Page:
Laws and ideas on gender are putting boys in The Gambia at risk of sexual exploitation. Read The Story

U.S. children treated as criminals not victims

Posted on Apr 3, 2013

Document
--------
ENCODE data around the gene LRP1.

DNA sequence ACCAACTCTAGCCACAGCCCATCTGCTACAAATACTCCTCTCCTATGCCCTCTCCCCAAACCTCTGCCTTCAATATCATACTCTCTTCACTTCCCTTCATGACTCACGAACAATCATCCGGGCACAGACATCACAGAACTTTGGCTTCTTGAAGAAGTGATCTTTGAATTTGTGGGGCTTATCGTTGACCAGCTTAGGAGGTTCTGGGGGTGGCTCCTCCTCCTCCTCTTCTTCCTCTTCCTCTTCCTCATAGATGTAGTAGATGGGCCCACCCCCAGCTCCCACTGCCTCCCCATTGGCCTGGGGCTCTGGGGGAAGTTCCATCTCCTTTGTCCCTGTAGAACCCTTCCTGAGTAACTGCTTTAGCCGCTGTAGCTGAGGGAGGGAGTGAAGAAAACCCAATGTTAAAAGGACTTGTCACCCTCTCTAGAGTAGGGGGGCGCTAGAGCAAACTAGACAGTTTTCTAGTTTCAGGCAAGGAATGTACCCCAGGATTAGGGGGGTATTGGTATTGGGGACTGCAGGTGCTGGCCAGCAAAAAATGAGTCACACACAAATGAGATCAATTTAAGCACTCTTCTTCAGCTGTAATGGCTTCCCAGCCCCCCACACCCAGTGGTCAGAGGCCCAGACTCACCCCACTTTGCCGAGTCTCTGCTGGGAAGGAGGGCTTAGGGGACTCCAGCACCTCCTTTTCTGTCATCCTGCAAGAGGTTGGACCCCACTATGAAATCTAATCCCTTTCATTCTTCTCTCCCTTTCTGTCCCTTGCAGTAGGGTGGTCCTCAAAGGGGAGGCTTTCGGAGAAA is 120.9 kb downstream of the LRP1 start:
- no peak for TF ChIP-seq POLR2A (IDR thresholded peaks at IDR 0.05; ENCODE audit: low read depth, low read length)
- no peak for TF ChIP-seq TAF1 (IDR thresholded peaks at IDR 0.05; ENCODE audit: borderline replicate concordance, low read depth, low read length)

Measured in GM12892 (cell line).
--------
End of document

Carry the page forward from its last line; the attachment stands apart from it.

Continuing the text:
The United States has made progress in addressing the problem of commercial sexual exploitation of children. Successful efforts in this area have included: adoption of strong legislation like the PROTECT our Children Act of 2008; the formulation and implementation in 2010 of The National Strategy for Child Exploitation Prevention and Interdiction; new initiatives promoting Internet safety and national public awareness campaigns; cooperation between public and private sectors; and the creation of national databases. Despite these efforts, there remains a huge gap in the implementation of existing laws, policies and practices. Major factors contributing to this gap include: a lack of resources to assist victims; insufficient awareness of the extent of harm caused by commercial sexual exploitation of children; and widespread public attitudes that often view sexually exploited children as juvenile delinquents undeserving of protection. While the United States has a well developed child welfare system that includes risk assessments,family preservation, foster care and adoption services and youth development, these services are often only available to children with caregivers. Children living on the street, runaways and those who have been forced into prostitution are often treated as criminals instead of victims in need of assistance. To understand more about the commercial sexual exploitation of children in the United States, you can read the full report here

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